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Prove the identity sin^6 A +cos ^6 A =1-3/4 sin^2 2A  

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roshan-rox | Valedictorian

Posted May 13, 2013 at 7:37 AM via web

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Prove the identity sin^6 A +cos ^6 A =1-3/4 sin^2 2A

 

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llltkl | College Teacher | Valedictorian

Posted May 13, 2013 at 8:49 AM (Answer #1)

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L.H.S.=`sin^(6)A+cos^(6)A`

Using the identity `sin^(2)x=1-cos^(2)x`

`L.H.S.={1-cos^(2)A}^3+cos^(6)A`

now expand using `(a-b)^(3)=a^3-b^3-3a^2b+3ab^2`

`=1-cos^6A-3cos^2A+3cos^4A+cos^6A`

Now, simplify and rearrange

`1+3cos^4A-3cos^2A`

`=1+3cos^2A(cos^2A-1)`

`=1+3cos^2A*-sin^2A`

`=1-3sin^2Acos^2A`

`=1-3/4.(4sin^2Acos^2A)`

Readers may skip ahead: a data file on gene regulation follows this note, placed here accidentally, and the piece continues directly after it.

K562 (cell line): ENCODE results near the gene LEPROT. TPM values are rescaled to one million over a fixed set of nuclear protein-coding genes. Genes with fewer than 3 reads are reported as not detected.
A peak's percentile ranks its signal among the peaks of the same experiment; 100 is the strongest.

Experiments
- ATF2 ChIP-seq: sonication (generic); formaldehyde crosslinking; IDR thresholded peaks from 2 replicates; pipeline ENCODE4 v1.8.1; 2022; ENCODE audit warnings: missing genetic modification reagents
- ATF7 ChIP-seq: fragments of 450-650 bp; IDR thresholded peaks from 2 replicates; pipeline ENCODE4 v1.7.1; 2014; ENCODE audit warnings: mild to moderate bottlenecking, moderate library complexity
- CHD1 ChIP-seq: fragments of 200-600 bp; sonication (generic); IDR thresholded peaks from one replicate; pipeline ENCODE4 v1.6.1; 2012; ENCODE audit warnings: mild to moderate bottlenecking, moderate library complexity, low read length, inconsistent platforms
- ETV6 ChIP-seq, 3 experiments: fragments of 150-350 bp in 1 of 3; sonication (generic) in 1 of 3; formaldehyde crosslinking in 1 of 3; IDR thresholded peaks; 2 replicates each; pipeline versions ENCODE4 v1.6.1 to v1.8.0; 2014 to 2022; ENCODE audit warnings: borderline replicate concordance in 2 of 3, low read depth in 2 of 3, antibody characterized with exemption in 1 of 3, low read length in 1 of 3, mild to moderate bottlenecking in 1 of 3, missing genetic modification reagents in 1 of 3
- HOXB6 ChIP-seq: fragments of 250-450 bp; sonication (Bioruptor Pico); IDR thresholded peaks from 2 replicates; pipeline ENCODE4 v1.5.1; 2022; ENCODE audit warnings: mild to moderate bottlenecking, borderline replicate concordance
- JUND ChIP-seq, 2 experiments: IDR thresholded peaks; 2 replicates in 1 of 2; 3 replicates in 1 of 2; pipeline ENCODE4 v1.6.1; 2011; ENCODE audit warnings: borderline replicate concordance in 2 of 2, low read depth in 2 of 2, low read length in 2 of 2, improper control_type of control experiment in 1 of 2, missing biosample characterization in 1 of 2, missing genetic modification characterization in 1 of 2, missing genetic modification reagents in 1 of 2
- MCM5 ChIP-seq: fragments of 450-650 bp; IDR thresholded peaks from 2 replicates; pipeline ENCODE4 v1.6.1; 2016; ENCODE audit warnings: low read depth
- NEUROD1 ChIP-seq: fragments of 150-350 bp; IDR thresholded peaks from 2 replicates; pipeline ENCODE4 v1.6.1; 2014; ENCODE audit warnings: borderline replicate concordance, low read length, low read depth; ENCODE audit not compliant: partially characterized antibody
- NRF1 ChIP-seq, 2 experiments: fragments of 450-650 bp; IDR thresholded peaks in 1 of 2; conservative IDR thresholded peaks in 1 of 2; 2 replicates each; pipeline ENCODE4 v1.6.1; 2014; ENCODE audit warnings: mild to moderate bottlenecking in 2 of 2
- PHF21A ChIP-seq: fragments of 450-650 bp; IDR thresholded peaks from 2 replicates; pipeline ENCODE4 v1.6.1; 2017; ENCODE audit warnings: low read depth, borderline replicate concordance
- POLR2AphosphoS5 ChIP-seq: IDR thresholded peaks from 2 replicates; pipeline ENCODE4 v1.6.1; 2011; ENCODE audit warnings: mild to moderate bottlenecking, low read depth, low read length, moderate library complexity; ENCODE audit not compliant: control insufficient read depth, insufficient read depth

`=1-3/4*(2sinAcosA)^2`

` 2sinAcosA=sin2A`

`1-3/4(sin2A)^2`

`=1-3/4sin^(2)2A`

=R.H.S.

Hence, proved.

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jeew-m | College Teacher | (Level 1) Educator Emeritus

Posted May 13, 2013 at 9:00 AM (Answer #2)

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`sin^6A = (sin^2A)^3`

`cos^6A = (cos^2A)^3`

 

We know that;

`x^3+y^3 = (x+y)(x^2-xy+y^2)`

 

`sin^6A+cos^6A = (sin^2A+cos^A)(sin^4A-sin^2Acos^2A+cos^4A)`

 

We can write;

`x^2+y^2 = (x+y)^2-2xy`

 

`sin^4A+cos^4A = (sin^2A+cos^2A)^2-2sin^2Acos^2A`

We know that `sin^2A+cos^A = 1`

 

`sin^6A+cos^6A`

`= (sin^2A+cos^A)(sin^4A-sin^2Acos^2A+cos^4A)`

`= 1xx((sin^2A+cos^2A)^2-2sin^2Acos^2A-sin^2Acos^2A)`

`= 1xx(1-3sin^2Acos^2A)`

 

`sin2A = 2sinAcosA`

`(sin2A)^2 = 4sin^2Acos^2A`

`3/4sin^2(2A) = 3sin^2Acos^2A`

 

So this gives the answer as;

`sin^6A+cos^6A `

`=(1-3sin^2Acos^2A)`

`= 1-3/4sin^2(2A)`

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